If you’re interested in a blue collar job, there are plenty of places to apply online. Constructionjobs.com has the option to search for jobs, as well as a place to upload your resume for employers to find. If you’re green-fingered, check out simplyhired.com for a whole host of landscape gardening positions.
Blue collar education
Many blue collar jobs don’t require a college degree. There are even some that don’t care about a high school certificate. But that’s not the case for all positions.
For many blue collar roles, workers go to trade school to receive their education. Others might get certifications from a local training center if they need to learn to drive a forklift truck, for example. So, while blue collar workers often take a different study path, they are by no means unintelligent or uneducated.
How much do blue collar workers earn?
That depends. For blue-collar positions that need little to no education, the pay is generally pretty low. Sure, it’ll meet minimum wage, but unfortunately, you can’t expect much more than that.
Got the skills to pay the bills?
However, it is possible to get a highly paid blue collar job. Workers with special skills and expert knowledge can make big bucks! Similarly, if you work your way up into a management or foreman position, you could be looking at a lot more money.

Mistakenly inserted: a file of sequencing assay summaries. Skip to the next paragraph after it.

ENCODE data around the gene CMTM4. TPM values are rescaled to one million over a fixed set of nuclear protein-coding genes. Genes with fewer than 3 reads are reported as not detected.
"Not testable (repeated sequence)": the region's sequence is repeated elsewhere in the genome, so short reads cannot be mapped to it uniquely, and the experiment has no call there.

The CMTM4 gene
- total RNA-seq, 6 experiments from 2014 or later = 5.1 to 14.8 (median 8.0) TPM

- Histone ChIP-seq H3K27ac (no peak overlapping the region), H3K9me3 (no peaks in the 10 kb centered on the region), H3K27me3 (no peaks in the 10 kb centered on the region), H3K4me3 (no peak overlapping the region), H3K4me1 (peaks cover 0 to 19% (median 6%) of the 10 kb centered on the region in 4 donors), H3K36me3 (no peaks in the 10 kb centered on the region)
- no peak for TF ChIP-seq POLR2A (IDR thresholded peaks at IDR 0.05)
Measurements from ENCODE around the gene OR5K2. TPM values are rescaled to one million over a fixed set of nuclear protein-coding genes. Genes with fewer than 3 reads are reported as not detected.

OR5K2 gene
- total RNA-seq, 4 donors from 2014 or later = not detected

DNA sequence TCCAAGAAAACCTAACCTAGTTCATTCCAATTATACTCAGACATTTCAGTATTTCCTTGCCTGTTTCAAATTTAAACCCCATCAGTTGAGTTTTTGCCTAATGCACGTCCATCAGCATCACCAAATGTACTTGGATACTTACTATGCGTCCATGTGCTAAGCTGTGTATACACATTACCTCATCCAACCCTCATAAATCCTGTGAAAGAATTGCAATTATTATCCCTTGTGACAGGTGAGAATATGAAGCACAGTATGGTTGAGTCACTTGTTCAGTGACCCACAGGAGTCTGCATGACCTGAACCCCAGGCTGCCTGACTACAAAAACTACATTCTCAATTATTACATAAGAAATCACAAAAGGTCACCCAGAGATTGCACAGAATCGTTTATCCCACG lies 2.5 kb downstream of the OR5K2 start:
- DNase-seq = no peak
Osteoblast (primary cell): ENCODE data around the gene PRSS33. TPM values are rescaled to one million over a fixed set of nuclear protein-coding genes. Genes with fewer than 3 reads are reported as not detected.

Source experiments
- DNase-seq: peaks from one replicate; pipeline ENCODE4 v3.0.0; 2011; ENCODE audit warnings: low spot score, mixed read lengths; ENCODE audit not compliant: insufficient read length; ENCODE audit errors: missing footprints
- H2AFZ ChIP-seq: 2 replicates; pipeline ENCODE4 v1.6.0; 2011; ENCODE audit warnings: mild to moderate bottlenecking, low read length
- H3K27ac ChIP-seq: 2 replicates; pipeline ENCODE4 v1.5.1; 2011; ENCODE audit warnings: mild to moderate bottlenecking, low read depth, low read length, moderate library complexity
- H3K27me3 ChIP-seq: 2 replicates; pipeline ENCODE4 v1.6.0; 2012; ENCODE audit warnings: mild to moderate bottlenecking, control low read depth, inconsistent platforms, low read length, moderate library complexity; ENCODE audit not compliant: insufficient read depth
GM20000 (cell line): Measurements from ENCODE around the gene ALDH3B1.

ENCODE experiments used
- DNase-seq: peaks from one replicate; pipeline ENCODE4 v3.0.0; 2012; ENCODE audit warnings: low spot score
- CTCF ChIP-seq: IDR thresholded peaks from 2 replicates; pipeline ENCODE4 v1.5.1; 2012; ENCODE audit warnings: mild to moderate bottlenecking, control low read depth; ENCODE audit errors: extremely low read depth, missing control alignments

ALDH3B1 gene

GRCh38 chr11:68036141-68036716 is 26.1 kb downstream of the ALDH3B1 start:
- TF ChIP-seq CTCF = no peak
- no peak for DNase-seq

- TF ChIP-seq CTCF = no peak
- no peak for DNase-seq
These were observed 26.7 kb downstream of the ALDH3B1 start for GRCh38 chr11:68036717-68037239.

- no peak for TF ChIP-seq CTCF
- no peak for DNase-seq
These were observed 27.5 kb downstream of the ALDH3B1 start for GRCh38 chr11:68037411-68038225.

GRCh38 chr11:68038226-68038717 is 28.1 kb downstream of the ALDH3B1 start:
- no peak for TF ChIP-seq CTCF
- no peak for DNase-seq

It’s worth remembering, though, that blue collar workers often don’t receive a salary. Instead, they usually get an hourly rate. There are both positive and negative aspects to this fact.
Well, you’re not guaranteed a certain amount every month. If work is slow, you might find your paycheck suffering a bit. It works both ways, though; if you’re in need of cash, it’s generally easy to pick up a few extra hours to make more dough.
To protect their wages, blue collar workers often join unions. A union can make a world of difference when you’re living paycheck to paycheck. It keeps companies in line, ensuring that workers are well looked after and fairly paid.
What is a white collar worker?
White-collar jobs are often assigned a higher social class than blue-collar workers. However, that does not mean they are more important. It’s unhelpful to pit blue collar vs white collar workers’ jobs against each other, as both play an important role in society.
Why do we use the phrase white collar worker?
White collar workers don’t need to hide the dirt on their clothes. That’s because they do nothing to get dirty! Wearing white shows that they work in indoor environments where they can stay clean.
White collar workers commonly work in offices or behind desks. They often have administrative positions. These jobs involve very little physical strength and rarely involve any kind of manual labor.
Different white collar jobs